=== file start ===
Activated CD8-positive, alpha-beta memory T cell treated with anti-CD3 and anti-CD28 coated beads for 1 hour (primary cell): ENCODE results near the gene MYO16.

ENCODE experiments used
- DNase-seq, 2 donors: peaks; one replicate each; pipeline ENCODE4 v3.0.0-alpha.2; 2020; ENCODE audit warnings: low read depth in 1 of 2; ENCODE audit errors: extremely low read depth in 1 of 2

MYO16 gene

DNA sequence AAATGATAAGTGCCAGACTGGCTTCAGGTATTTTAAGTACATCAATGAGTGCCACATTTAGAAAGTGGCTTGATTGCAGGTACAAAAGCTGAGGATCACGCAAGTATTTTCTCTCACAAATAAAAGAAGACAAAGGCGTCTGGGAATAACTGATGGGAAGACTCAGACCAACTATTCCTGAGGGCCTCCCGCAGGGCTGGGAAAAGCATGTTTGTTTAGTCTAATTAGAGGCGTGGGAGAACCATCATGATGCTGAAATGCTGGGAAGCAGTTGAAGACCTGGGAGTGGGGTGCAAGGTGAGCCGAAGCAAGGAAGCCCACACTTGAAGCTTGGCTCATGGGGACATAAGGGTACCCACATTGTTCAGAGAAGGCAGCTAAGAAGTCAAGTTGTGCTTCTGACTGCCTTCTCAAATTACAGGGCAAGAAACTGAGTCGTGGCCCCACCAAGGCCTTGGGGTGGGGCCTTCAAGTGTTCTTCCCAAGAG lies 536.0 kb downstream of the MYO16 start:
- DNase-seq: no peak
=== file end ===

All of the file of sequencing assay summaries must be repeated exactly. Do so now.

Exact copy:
Activated CD8-positive, alpha-beta memory T cell treated with anti-CD3 and anti-CD28 coated beads for 1 hour (primary cell): ENCODE results near the gene MYO16.

ENCODE experiments used
- DNase-seq, 2 donors: peaks; one replicate each; pipeline ENCODE4 v3.0.0-alpha.2; 2020; ENCODE audit warnings: low read depth in 1 of 2; ENCODE audit errors: extremely low read depth in 1 of 2

MYO16 gene

DNA sequence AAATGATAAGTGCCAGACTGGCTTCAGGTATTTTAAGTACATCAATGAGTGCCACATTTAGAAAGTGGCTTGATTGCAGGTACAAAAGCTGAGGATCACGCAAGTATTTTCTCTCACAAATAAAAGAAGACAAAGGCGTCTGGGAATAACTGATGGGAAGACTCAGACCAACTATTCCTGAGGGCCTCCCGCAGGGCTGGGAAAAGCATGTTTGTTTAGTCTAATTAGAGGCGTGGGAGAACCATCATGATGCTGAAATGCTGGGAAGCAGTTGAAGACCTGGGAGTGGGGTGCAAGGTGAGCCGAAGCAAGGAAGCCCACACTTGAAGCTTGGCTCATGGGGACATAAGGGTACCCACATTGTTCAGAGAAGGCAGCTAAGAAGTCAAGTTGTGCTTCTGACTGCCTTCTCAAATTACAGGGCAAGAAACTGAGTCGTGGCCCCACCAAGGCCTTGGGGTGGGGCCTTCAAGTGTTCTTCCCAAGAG lies 536.0 kb downstream of the MYO16 start:
- DNase-seq: no peak